switching 220 V AC electric bulb using relay through arduino

Discussion in 'Embedded Systems and Microcontrollers' started by bobparihar, Jan 14, 2015.

  1. bobparihar

    Thread Starter Member

    Jul 31, 2014
    my aim is to switch an electric bulb operating at 220v AC..for this purpose i use a 12V DC relay that can operate for 220 V appliance according to its data sheet.
    my relay circuit is

    now, when i use a regulated power supply( i have used a desktop PC's SMPS unit for power supply that gives 12v, 5v, and 3.3v) then if i give 5v from that power supply to the pin of microcontroller , i get a click sound from the relay and the bulb gets ON and when the pin is kept open bulb get off( Every thing is fine till now relay circuit is working)
    but when i use an arduino uno board for the same purpose (i have 12v, 5v, 3.3 v and gnd pins on the board so i give all of the supply from the board itself now not from the seprate supply)
    when i connect 12v gnd and 5v at the pin that goes to MCU pin the relay is making noise.. i am getting a continues clicking sound from the relay.. that means relay is switching continusly... and if i connect the bulb to it it may damage my bulb( i assume, coz relay is switching fast and continuously)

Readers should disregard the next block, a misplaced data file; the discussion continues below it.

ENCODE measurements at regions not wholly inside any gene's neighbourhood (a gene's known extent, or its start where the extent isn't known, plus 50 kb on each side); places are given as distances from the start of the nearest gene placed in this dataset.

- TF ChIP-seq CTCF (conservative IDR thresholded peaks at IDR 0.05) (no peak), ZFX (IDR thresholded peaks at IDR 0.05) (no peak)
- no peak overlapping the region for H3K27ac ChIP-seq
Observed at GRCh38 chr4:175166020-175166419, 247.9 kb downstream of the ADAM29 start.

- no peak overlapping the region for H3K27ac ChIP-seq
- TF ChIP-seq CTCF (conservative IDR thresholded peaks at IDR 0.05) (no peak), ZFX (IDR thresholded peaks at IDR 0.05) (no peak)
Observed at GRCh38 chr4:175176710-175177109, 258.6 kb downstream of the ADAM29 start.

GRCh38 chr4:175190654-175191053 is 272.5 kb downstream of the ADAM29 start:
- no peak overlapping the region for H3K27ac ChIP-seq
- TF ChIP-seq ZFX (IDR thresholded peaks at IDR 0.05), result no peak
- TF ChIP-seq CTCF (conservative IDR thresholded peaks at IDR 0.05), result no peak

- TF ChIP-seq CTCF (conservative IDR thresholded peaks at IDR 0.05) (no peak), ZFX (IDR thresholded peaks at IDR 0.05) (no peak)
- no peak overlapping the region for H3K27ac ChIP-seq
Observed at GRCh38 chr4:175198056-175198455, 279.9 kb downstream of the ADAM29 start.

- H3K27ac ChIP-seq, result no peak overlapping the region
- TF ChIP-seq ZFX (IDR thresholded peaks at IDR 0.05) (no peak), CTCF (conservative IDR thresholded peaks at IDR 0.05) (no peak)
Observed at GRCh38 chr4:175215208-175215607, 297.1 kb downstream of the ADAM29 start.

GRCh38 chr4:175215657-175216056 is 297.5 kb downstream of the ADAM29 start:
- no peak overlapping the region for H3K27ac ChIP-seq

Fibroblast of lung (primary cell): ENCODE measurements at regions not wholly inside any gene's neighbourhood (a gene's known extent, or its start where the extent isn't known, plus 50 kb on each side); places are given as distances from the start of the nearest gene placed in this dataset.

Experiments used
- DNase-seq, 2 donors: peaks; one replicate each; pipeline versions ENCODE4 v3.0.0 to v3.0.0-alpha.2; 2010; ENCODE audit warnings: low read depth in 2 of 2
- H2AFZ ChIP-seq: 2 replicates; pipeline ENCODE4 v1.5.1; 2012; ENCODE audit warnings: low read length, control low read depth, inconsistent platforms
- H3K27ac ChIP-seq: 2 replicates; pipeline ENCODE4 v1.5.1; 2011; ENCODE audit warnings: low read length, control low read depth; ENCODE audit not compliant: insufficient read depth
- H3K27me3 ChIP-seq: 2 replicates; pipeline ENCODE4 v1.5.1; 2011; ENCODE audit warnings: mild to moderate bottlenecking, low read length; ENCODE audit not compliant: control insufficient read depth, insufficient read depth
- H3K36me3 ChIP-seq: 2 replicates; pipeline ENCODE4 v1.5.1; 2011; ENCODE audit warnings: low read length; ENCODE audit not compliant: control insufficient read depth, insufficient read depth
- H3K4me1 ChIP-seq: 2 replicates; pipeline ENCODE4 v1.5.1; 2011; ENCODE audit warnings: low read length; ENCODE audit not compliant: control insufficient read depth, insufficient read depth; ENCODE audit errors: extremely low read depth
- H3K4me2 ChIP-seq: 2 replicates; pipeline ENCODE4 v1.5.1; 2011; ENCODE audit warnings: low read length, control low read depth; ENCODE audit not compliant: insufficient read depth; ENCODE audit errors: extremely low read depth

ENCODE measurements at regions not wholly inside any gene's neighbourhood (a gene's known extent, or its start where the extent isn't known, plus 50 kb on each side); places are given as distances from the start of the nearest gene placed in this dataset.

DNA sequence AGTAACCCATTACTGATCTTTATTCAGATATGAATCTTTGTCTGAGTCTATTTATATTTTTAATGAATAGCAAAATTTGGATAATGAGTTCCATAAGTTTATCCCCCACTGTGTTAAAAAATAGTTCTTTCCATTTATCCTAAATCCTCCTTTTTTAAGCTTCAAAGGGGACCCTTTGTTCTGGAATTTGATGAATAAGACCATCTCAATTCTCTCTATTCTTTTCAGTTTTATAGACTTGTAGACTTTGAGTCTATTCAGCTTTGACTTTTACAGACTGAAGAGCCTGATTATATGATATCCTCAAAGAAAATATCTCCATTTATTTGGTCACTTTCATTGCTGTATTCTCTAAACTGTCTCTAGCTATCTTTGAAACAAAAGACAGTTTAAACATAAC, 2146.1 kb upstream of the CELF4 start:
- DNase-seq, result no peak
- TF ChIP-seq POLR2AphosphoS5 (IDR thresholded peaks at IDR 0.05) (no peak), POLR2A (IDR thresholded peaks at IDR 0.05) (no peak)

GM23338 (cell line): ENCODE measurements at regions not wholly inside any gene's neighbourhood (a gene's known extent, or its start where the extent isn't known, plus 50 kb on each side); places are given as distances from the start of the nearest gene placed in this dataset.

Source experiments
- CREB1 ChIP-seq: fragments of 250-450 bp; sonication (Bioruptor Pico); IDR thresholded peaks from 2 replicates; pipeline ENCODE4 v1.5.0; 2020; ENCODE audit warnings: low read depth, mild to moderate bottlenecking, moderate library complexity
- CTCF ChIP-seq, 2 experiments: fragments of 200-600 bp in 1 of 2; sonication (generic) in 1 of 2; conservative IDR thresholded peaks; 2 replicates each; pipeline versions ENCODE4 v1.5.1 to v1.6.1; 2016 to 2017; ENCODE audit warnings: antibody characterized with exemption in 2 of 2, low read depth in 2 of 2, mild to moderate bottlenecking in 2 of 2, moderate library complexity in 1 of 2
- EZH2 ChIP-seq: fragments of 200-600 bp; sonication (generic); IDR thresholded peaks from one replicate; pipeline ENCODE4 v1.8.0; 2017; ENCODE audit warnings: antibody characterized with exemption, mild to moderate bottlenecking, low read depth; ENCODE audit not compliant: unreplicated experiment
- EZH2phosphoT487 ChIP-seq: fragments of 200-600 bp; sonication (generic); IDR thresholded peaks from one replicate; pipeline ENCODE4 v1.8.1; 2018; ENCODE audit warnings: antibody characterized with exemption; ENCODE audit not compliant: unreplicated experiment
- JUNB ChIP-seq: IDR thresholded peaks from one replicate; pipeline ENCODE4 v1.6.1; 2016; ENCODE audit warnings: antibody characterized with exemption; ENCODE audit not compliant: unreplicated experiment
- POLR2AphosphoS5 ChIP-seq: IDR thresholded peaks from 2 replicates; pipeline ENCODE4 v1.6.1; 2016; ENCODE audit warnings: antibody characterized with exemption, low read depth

why iam getting the noise of clicking continusly when i use arduino instead of the power supply
    now how i could solve this problem ? any suggestions?
  2. MikeML

    AAC Fanatic!

    Oct 2, 2009
    Already answered here.
  3. #12


    Nov 30, 2010
    It looks to me like R1 has too many ohms.
    ErnieM likes this.
  4. MikeML

    AAC Fanatic!

    Oct 2, 2009
    Yep, should be 470Ω, or thereabouts.
  5. MagicMatt


    Sep 30, 2013
    I think your 10k is supposed to be a pull-up or pull-down, not in series with the chip... if it were in series, I would go for something around 330ohm to 670ohm personally, and still have a pull-up or pull-down to stop the thing bouncing on/off before the chip is driving it. Check if the arduino already has pull-up or pull-down on the pin you're using though, as it's pointless to duplicate, and if you go the wrong way you make a voltage divider.
  6. MaxHeadRoom


    Jul 18, 2013
    Or change Q1 to a 2n7000?